AfriGeneas States Research Forum
Re: [AL] Snow Hill Institute
In Response To: Re: [AL] Snow Hill Institute ()
From: Muhammad Ali Salaam, Atlanta, Georgia
Recently, while moving around the house, I found myself singing the Snow Hill Institute song. You know, since graduating from Snow Hill in 1968 I still remember, not only the words to the song but how it was taught to us by Ms Alberta Lee, the grandmother of "Spike" Lee. I have since taught my children to sing it the correct way and often thought of how important things of this sought should be preserved for posterity through our youth. Ms Lee, in those days was quite adamant in her insistence that we learn the song not only but that we learn the history behind it; who was its author, when was it written and the meaning of its lyrics.
As I reflect back on those good old Snow Hill days, I am sometimes made sad when I look upon our people today and see the many good things about our culture that has been not only lost but somehow become defined as something old fashion that we have been liberated from. It is, instead, our heritage and someone has played a grand scheme on us to igmore our cultural heritage knowing full well that without it, there is no possiblity for a people, especially the young, to feel a sense of self worth.
I know that many of us recall this beautiful song but I though that I would just scribe it out here just in case some of us have forgotten it or some of the young have never been exposed to it.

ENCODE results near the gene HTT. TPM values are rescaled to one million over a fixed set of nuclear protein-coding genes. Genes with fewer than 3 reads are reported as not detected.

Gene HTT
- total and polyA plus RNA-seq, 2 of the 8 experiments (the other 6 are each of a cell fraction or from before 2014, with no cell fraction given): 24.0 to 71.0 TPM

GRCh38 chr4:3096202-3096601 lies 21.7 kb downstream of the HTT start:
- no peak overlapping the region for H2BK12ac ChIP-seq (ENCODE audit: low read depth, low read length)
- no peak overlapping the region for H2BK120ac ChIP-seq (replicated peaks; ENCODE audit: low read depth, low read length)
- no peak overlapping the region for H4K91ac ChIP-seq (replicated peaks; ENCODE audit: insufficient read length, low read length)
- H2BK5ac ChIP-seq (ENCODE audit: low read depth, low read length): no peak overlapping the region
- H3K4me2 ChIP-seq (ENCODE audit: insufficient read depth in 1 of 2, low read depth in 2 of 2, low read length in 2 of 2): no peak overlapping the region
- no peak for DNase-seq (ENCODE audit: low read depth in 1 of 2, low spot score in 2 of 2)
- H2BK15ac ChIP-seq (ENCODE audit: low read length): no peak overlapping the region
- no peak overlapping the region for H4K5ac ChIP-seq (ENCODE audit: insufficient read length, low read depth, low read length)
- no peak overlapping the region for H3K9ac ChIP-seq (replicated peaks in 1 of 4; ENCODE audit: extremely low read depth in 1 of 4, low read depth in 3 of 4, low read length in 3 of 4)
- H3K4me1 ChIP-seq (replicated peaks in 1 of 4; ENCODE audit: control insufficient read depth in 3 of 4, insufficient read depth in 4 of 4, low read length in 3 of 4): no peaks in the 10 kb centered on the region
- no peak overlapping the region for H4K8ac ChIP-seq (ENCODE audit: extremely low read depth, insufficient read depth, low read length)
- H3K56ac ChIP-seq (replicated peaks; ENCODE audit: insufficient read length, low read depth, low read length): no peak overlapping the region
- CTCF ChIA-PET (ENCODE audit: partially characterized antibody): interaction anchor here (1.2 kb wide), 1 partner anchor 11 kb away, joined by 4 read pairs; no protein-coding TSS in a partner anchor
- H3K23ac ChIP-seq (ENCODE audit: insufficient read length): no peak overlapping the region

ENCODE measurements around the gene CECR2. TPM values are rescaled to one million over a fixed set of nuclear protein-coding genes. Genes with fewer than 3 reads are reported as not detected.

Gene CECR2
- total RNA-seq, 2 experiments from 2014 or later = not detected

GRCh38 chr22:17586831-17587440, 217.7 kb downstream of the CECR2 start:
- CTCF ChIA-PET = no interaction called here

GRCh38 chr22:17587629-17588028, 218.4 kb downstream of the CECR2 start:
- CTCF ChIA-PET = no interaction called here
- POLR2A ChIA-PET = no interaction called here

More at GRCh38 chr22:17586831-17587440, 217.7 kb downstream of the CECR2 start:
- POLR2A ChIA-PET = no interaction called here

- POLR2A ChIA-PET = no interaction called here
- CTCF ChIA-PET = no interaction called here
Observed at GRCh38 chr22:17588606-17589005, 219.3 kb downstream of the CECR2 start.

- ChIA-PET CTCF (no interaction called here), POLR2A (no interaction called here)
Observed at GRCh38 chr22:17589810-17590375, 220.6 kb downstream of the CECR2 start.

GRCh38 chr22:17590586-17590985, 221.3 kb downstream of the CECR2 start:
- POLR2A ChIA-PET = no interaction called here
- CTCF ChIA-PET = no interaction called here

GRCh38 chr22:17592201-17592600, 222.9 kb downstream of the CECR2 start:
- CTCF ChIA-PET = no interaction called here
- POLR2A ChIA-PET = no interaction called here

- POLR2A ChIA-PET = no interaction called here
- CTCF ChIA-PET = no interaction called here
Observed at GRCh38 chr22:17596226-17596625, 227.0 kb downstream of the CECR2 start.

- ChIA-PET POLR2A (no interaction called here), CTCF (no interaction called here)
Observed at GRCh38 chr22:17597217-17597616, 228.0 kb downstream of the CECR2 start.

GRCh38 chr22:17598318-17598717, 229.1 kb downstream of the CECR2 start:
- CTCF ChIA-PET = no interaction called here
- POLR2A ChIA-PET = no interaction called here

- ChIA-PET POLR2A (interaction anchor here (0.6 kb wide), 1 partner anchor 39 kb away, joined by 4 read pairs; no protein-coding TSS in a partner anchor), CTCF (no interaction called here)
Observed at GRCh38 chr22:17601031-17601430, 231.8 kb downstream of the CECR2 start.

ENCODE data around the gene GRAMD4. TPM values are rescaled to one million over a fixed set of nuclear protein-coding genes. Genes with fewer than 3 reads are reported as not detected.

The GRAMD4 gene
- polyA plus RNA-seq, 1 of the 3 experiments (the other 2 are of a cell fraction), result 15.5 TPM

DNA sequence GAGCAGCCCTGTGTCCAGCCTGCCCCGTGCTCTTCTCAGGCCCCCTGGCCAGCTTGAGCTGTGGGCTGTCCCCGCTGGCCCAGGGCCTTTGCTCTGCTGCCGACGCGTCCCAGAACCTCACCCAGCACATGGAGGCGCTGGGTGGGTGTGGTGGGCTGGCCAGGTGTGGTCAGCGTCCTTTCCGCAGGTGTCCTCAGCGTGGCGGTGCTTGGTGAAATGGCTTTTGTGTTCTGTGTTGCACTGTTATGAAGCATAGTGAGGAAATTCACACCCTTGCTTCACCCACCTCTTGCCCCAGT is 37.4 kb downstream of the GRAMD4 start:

THE SNOW HILL SONG
Waverly Turner Carmichael
A mother true, a mother wise
This is the name she bears;
She's sowing truth throughout the land,
To serve in coming years.
Upon the hearts of earnest youths
Who march to her bright dawn,
She is writing there a precious theme;
Sing, pray and labor on.
A mother who is walking down
The narrow rugged lane,
To reach the goal which stands afar
In everlasting fame.
Though trials come on ever side,
Her aim is bright and true;
Through storms our mother will endure
And make our lives anew.
A mother dear, a mother true
This mother is Snow Hill;
Whose lesson is to labor on;
And do our Sovereign's will.
And well thou knowest mother mine
That life is not all ease
Thus there may'st suffer many pain
While bringing in the sheaves.
Music by Alberta Sims
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